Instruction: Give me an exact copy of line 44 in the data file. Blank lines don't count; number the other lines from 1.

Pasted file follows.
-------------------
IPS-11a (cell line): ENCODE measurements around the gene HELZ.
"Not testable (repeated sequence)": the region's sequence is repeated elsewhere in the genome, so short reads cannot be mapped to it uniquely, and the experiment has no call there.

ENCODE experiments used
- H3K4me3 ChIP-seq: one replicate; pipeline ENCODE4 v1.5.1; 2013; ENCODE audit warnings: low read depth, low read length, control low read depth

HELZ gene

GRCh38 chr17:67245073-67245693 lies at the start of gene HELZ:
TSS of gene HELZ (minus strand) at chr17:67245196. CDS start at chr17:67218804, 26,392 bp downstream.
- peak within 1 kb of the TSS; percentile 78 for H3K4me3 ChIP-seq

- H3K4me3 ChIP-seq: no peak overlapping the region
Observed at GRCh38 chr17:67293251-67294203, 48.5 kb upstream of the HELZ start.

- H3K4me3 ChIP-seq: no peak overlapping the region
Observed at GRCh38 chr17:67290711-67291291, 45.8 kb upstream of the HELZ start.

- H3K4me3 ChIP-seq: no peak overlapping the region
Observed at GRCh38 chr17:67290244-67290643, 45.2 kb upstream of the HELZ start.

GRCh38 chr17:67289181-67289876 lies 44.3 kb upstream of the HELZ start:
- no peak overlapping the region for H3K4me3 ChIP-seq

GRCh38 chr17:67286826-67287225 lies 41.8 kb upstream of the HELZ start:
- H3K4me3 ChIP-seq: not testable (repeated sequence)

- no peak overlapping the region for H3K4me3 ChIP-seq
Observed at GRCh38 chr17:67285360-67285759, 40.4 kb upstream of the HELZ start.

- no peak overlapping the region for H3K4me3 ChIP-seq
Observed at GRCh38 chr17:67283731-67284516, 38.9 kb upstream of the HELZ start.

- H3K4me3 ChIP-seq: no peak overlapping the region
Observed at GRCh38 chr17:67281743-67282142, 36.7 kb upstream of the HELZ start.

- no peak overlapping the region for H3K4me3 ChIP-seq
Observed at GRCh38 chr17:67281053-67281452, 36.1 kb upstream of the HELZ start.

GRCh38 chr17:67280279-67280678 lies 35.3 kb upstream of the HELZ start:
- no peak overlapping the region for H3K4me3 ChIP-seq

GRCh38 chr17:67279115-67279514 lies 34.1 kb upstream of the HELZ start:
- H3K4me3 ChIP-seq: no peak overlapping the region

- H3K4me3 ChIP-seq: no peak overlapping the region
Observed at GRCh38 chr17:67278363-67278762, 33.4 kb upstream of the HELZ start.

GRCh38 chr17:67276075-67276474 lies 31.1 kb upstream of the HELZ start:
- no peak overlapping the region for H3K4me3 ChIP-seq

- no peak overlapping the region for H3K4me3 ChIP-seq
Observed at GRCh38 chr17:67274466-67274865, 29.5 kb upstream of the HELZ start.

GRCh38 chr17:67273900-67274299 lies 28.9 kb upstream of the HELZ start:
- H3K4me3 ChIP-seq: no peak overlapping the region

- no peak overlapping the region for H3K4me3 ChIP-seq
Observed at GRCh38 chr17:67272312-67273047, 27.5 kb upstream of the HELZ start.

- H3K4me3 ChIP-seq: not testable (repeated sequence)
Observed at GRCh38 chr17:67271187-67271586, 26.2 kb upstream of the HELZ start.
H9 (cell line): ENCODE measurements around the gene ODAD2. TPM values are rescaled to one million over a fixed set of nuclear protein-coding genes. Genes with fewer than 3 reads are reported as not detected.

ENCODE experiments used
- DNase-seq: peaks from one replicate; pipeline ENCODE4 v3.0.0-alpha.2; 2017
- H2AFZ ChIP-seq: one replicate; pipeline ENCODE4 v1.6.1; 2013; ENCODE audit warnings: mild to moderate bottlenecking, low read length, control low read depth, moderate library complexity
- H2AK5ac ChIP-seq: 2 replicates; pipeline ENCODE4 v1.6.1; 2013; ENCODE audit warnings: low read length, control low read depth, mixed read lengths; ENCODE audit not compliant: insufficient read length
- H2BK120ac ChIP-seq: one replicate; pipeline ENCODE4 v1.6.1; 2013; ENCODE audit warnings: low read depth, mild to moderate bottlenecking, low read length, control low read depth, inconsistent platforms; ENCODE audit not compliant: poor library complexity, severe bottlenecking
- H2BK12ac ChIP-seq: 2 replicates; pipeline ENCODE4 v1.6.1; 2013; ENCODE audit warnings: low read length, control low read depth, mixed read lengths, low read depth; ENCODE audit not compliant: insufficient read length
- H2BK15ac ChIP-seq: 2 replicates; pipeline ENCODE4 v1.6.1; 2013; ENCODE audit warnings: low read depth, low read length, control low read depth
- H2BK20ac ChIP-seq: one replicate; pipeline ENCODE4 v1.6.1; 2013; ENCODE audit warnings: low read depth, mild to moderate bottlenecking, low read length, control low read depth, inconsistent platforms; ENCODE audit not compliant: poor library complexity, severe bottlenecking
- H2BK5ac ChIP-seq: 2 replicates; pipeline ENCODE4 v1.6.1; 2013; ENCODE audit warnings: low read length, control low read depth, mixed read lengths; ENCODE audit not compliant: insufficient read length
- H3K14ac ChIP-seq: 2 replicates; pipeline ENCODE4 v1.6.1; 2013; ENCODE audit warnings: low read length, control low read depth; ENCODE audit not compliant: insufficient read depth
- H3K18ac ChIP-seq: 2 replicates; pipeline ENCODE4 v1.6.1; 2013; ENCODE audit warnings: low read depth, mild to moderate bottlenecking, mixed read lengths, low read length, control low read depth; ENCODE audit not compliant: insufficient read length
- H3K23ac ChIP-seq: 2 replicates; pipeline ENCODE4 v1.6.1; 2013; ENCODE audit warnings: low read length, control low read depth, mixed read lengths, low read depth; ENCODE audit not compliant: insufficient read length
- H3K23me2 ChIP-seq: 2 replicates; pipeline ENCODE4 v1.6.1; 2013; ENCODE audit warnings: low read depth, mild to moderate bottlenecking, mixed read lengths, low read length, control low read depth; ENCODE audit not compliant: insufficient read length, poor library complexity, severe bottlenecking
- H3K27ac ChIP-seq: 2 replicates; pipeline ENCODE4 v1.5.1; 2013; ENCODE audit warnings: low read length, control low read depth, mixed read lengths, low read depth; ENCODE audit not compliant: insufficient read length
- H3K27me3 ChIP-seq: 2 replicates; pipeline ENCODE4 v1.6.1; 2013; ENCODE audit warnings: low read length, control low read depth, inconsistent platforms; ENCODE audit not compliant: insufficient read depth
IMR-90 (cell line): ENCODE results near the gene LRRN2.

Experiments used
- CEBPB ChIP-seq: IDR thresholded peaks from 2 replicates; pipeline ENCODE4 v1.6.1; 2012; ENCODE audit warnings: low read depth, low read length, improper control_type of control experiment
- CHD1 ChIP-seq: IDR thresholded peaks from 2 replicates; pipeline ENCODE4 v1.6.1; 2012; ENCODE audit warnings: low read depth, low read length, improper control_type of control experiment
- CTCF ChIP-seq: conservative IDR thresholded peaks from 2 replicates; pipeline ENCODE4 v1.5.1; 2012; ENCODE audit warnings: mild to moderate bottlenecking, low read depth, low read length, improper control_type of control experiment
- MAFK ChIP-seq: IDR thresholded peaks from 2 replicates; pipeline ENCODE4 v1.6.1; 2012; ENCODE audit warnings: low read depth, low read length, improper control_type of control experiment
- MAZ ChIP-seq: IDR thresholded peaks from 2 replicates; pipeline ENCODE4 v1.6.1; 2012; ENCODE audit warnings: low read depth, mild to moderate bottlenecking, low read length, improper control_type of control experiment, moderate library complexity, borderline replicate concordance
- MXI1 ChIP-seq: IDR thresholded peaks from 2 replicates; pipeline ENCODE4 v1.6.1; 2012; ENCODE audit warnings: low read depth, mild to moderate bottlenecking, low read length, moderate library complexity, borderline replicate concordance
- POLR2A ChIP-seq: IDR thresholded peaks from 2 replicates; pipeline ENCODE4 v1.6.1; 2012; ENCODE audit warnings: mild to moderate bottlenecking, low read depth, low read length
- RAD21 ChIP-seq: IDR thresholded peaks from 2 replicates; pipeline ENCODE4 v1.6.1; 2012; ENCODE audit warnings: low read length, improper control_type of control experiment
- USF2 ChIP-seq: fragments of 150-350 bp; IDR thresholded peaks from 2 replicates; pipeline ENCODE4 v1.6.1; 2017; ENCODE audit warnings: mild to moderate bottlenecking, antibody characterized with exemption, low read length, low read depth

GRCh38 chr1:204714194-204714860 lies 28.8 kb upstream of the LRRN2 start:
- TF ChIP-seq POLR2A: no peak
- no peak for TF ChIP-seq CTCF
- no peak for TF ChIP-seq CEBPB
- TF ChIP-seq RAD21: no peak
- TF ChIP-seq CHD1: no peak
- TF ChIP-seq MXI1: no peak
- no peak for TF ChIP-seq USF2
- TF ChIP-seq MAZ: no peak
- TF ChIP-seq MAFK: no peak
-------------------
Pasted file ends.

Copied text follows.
ENCODE experiments used